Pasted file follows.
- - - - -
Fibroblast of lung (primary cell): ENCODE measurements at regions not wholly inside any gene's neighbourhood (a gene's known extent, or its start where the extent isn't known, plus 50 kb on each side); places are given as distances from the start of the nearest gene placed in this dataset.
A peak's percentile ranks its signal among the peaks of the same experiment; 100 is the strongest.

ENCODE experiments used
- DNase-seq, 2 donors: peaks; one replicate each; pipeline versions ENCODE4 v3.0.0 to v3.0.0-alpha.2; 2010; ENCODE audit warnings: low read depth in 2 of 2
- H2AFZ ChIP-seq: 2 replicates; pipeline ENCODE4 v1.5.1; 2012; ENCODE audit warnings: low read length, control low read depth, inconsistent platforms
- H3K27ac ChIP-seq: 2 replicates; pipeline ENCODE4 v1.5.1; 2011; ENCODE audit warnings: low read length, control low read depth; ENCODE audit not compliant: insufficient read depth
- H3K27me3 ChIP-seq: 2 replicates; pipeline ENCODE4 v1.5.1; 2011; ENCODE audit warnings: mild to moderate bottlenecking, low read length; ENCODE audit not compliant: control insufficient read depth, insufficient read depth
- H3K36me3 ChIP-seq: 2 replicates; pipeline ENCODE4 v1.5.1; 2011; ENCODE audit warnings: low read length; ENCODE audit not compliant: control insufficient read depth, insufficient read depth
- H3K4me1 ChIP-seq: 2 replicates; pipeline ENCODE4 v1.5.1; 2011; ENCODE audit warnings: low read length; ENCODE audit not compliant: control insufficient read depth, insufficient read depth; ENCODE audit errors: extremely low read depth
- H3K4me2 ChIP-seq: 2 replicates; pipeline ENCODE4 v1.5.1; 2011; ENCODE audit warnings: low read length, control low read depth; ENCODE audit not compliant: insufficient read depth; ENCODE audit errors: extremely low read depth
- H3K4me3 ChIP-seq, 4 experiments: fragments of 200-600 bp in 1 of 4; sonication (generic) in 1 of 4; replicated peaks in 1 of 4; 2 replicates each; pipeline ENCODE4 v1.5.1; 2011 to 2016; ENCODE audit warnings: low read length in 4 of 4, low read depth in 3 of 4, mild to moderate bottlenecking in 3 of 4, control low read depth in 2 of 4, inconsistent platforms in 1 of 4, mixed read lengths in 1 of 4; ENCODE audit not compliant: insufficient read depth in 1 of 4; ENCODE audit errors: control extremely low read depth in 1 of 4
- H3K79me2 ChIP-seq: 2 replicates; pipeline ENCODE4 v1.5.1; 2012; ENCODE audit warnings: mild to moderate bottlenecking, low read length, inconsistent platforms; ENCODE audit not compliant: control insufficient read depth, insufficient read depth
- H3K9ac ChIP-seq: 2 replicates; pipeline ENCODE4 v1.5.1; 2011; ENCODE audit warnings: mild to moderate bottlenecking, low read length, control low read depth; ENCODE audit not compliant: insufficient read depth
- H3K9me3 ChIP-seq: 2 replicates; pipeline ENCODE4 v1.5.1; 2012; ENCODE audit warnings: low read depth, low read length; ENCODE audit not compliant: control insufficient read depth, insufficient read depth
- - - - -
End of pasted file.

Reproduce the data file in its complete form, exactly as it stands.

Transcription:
Fibroblast of lung (primary cell): ENCODE measurements at regions not wholly inside any gene's neighbourhood (a gene's known extent, or its start where the extent isn't known, plus 50 kb on each side); places are given as distances from the start of the nearest gene placed in this dataset.
A peak's percentile ranks its signal among the peaks of the same experiment; 100 is the strongest.

ENCODE experiments used
- DNase-seq, 2 donors: peaks; one replicate each; pipeline versions ENCODE4 v3.0.0 to v3.0.0-alpha.2; 2010; ENCODE audit warnings: low read depth in 2 of 2
- H2AFZ ChIP-seq: 2 replicates; pipeline ENCODE4 v1.5.1; 2012; ENCODE audit warnings: low read length, control low read depth, inconsistent platforms
- H3K27ac ChIP-seq: 2 replicates; pipeline ENCODE4 v1.5.1; 2011; ENCODE audit warnings: low read length, control low read depth; ENCODE audit not compliant: insufficient read depth
- H3K27me3 ChIP-seq: 2 replicates; pipeline ENCODE4 v1.5.1; 2011; ENCODE audit warnings: mild to moderate bottlenecking, low read length; ENCODE audit not compliant: control insufficient read depth, insufficient read depth
- H3K36me3 ChIP-seq: 2 replicates; pipeline ENCODE4 v1.5.1; 2011; ENCODE audit warnings: low read length; ENCODE audit not compliant: control insufficient read depth, insufficient read depth
- H3K4me1 ChIP-seq: 2 replicates; pipeline ENCODE4 v1.5.1; 2011; ENCODE audit warnings: low read length; ENCODE audit not compliant: control insufficient read depth, insufficient read depth; ENCODE audit errors: extremely low read depth
- H3K4me2 ChIP-seq: 2 replicates; pipeline ENCODE4 v1.5.1; 2011; ENCODE audit warnings: low read length, control low read depth; ENCODE audit not compliant: insufficient read depth; ENCODE audit errors: extremely low read depth
- H3K4me3 ChIP-seq, 4 experiments: fragments of 200-600 bp in 1 of 4; sonication (generic) in 1 of 4; replicated peaks in 1 of 4; 2 replicates each; pipeline ENCODE4 v1.5.1; 2011 to 2016; ENCODE audit warnings: low read length in 4 of 4, low read depth in 3 of 4, mild to moderate bottlenecking in 3 of 4, control low read depth in 2 of 4, inconsistent platforms in 1 of 4, mixed read lengths in 1 of 4; ENCODE audit not compliant: insufficient read depth in 1 of 4; ENCODE audit errors: control extremely low read depth in 1 of 4
- H3K79me2 ChIP-seq: 2 replicates; pipeline ENCODE4 v1.5.1; 2012; ENCODE audit warnings: mild to moderate bottlenecking, low read length, inconsistent platforms; ENCODE audit not compliant: control insufficient read depth, insufficient read depth
- H3K9ac ChIP-seq: 2 replicates; pipeline ENCODE4 v1.5.1; 2011; ENCODE audit warnings: mild to moderate bottlenecking, low read length, control low read depth; ENCODE audit not compliant: insufficient read depth
- H3K9me3 ChIP-seq: 2 replicates; pipeline ENCODE4 v1.5.1; 2012; ENCODE audit warnings: low read depth, low read length; ENCODE audit not compliant: control insufficient read depth, insufficient read depth